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ARS Home » Plains Area » College Station, Texas » Southern Plains Agricultural Research Center » Crop Germplasm Research » Research » Publications at this Location » Publication #265282

Title: Coincident light and clock regulation of pseudoresponse regulator protein 37 (PRR37) controls photoperiodic flowering in sorghum

item MURPHY, REBECCA - Texas A&M University
item Klein, Robert - Bob
item MORISHIGE, DARYL - Texas A&M University
item BRADY, JEFF - Texas A&M University
item ROONEY, WILLIAM - Texas A&M University
item MILLER, FREDERICK - Mmr Genetics, Llc
item DUGAS, DIANA - Texas A&M University
item KLEIN, PATRICIA - Texas A&M University
item MULLET, JOHN - Texas A&M University

Submitted to: Proceedings of the National Academy of Sciences (PNAS)
Publication Type: Peer Reviewed Journal
Publication Acceptance Date: 8/3/2011
Publication Date: 9/27/2011
Citation: Murphy, R.L., Klein, R.R., Morishige, D.T., Brady, J.A., Rooney, W.L., Miller, F.R., Dugas, D.V., Klein, P.E., Mullet, J.E. 2011. Coincident light and clock regulation of pseudoresponse regulator protein 37 (PRR37) controls photoperiodic flowering in sorghum. Proceedings of the National Academy of Sciences. 108(39):16469-16474.

Interpretive Summary: Major advancements in science hinge on the identification of genes controlling plant and animal traits that are critically important to agriculture. Genes are tiny packets of genetic blueprint material that are found inside the cells of all plants and animals and control all of the physical characteristics of these organisms. Our work focuses on improving major grain crops and, with gene sequences, the genetic blueprint will be visible and this information can make improving the plants more efficient. This study details the isolation of a major plant gene, named Ma1 that controls flowering date in sorghum. The cloning of this gene and understanding how this gene controls flowering through the plant biological clock will allow scientists to understand those key features of the genetic blueprint that make sorghum's physical appearance differ from that of other cereals. Information will be primarily used by fellow scientists, but the work should ultimately result in better adapted, higher producing crop varieties available to American farmers.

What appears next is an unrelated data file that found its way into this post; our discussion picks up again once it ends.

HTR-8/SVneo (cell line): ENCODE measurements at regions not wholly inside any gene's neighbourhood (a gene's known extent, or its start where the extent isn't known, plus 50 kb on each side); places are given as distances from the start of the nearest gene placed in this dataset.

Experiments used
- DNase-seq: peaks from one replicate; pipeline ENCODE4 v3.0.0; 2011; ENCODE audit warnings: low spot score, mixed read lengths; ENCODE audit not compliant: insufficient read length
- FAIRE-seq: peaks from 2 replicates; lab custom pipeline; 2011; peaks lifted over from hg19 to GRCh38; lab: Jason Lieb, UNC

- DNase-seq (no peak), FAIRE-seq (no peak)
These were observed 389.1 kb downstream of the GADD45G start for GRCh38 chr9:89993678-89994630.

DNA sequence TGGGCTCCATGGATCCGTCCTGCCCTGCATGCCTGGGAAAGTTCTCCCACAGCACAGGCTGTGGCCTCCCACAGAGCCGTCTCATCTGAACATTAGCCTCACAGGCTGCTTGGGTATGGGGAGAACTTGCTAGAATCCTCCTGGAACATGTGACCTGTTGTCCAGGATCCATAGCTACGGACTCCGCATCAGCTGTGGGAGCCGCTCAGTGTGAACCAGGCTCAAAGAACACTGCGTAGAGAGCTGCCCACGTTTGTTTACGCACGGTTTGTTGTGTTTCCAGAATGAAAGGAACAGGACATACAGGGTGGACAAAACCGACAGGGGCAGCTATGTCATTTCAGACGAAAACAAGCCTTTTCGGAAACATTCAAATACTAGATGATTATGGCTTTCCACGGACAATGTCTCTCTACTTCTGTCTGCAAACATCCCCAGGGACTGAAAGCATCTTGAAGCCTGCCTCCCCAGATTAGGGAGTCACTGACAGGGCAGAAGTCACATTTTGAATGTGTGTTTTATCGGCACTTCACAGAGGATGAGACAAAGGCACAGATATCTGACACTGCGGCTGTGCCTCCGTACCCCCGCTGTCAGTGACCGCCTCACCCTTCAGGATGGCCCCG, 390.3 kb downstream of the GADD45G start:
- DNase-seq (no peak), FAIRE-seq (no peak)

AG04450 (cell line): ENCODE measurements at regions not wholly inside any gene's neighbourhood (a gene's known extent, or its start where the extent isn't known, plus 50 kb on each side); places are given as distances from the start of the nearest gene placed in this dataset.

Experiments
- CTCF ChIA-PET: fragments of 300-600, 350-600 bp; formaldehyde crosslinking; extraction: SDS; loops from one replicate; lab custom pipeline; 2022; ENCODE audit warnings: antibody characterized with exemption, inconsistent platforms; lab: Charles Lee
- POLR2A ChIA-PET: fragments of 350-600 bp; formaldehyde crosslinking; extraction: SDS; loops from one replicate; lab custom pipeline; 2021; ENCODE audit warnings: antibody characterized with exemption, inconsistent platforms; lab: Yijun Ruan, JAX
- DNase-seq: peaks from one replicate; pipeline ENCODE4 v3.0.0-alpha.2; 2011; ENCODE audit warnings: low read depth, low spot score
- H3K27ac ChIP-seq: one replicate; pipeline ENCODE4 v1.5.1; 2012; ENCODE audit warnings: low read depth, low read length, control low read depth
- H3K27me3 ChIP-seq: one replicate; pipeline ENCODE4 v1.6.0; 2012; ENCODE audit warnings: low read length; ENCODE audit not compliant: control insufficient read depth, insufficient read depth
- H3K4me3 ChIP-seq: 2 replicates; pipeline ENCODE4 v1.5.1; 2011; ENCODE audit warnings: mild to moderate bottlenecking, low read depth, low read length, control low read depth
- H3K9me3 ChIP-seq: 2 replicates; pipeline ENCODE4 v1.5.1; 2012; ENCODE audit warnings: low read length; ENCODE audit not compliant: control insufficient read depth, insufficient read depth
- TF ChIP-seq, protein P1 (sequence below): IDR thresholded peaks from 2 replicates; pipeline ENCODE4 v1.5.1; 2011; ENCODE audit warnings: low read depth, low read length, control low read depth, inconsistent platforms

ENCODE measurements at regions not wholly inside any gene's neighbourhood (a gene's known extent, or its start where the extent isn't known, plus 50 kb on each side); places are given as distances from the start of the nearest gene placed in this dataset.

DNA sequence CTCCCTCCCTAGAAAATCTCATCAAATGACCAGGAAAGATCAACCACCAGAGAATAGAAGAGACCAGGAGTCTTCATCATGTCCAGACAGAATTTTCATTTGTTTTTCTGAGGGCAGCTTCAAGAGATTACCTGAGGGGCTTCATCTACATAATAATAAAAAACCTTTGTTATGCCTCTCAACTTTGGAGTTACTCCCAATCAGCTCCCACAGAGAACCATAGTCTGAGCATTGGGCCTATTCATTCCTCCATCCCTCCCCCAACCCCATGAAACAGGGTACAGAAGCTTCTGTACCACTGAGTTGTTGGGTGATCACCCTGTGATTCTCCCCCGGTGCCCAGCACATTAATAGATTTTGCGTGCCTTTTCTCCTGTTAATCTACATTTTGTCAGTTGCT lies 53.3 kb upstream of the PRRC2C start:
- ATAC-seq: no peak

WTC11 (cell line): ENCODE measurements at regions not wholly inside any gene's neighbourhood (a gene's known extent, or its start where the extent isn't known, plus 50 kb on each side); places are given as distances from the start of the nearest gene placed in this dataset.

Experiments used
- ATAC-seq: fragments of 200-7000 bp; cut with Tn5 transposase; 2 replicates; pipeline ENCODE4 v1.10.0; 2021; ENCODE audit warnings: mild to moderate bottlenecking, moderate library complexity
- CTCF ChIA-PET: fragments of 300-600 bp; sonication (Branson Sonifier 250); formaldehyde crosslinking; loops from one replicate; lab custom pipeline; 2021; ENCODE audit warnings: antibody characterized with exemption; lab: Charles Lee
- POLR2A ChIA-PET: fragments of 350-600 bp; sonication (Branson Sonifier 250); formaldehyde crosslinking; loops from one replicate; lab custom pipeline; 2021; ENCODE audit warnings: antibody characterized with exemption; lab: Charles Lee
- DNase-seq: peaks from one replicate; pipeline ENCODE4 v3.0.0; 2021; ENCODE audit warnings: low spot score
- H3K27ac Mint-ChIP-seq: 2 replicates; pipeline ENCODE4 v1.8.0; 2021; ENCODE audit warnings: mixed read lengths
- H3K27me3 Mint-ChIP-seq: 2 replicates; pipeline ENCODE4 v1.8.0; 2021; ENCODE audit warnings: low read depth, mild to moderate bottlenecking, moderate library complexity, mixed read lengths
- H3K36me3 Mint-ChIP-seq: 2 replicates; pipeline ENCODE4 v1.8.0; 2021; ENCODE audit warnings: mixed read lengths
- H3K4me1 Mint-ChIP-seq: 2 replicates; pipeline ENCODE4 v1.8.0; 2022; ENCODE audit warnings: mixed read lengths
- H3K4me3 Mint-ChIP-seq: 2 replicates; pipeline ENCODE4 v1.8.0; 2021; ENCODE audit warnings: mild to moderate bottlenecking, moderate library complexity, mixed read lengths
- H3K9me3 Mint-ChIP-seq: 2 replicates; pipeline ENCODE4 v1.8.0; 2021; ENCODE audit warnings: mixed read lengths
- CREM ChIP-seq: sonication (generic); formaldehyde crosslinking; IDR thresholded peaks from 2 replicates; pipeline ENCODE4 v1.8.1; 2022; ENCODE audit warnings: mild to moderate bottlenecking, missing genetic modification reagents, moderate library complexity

Technical Abstract: Variation in flowering time was essential during widespread crop domestication and optimal timing of reproduction remains critical to modern agriculture. Ma1, the major repressor of flowering in sorghum in long days, was identified as the pseudo-response regulator protein PRR37. Three prr37 alleles were found with mutations in the PRR37 protein that are likely the causal basis for photoperiod insensitivity. SbPRR37 represses flowering by activating expression of the floral inhibitor CONSTANS, and by inhibiting expression of the floral activators EARLY HEADING DATE 1 and FLOWERING LOCUS T. Expression of SbPRR37 is light dependent and regulated by the circadian clock, with peaks of RNA abundance in the morning and evening in long days. In short days, expression of SbPRR37 in the evening is eliminated allowing sorghum to initiate flowering.